Give fruit picking a go!
The horticulture industry needs 30,000 seasonal workers – could you be one of them?
If you’re looking for some short-term work the horticulture industry might have just the job for you.
According to Horticulture New Zealand, 30,000 workers are needed to prune fruit trees and pick and pack fruit such as apples, avocados, berries, grapes, kiwifruit and stone fruit. Because the horticulture industry can’t find enough New Zealanders to do this work, one third of these workers will need to come from overseas.
This means if you’re looking for a seasonal job you should have no problem getting one in fruit picking.
Plus there are lots of benefits that come with fruit picking such as working outdoors and finishing early so you can enjoy the rest of your day.
Where are the jobs?
Three reasons to give fruit picking a go
There are lots of reasons to give fruit picking a try, and these are the three main ones.
1. Work experience
Fruit picking can be a great way to gain some work experience. In particular, you’ll learn some solid employability skills, such as teamwork and communication skills – and it’s these kinds of skills that employers want.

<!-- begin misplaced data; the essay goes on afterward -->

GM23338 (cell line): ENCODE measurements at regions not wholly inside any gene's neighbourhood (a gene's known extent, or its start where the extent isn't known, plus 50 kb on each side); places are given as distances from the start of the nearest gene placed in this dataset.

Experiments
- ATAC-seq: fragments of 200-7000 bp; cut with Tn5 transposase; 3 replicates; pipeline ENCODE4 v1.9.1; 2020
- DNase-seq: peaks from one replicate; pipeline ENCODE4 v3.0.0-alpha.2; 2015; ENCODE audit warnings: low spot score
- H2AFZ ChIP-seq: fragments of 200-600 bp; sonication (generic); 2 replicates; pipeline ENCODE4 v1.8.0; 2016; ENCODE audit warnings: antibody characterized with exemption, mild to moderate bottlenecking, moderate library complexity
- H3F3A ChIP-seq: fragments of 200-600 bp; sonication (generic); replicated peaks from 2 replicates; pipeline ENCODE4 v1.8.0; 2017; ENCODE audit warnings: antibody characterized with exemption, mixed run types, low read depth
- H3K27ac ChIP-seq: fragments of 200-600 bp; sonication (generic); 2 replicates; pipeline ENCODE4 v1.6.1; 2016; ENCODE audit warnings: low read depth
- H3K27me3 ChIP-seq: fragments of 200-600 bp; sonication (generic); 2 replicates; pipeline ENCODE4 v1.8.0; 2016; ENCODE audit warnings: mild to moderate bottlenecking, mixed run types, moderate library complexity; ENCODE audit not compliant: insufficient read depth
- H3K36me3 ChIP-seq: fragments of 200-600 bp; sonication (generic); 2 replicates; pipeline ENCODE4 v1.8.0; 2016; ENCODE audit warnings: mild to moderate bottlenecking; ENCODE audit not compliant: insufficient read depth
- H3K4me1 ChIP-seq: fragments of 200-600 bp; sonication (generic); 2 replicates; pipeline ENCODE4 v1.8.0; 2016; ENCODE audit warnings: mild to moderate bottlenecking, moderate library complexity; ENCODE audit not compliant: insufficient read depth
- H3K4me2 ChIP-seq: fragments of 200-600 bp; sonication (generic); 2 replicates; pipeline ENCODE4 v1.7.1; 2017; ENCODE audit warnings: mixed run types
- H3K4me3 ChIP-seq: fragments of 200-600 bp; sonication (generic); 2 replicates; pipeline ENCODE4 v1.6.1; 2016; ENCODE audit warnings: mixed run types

If you’ve been unemployed for a while, fruit picking will get you more recent work experience. You could even become a packhouse manager or a harvest quality controller if you decide a career in horticulture is for you.
2. Meet new people
Through fruit picking you can meet people from all over the world that you otherwise might never have spoken to or worked with.
Of course, another reason to try out fruit picking is to get money. It's one job that you can earn money without needing a qualification.
Where to find jobs
You don’t need any experience to get a job in fruit picking as you’ll be trained. You just need to be okay with doing physical work outdoors.
There are lots of websites listing seasonal work vacancies – some of the main ones include:
Some employers provide accommodation for their workers. But otherwise you may be able to stay at a backpackers or camp site, live with some locals, or find other temporary accommodation.
Updated 23 Feb 2021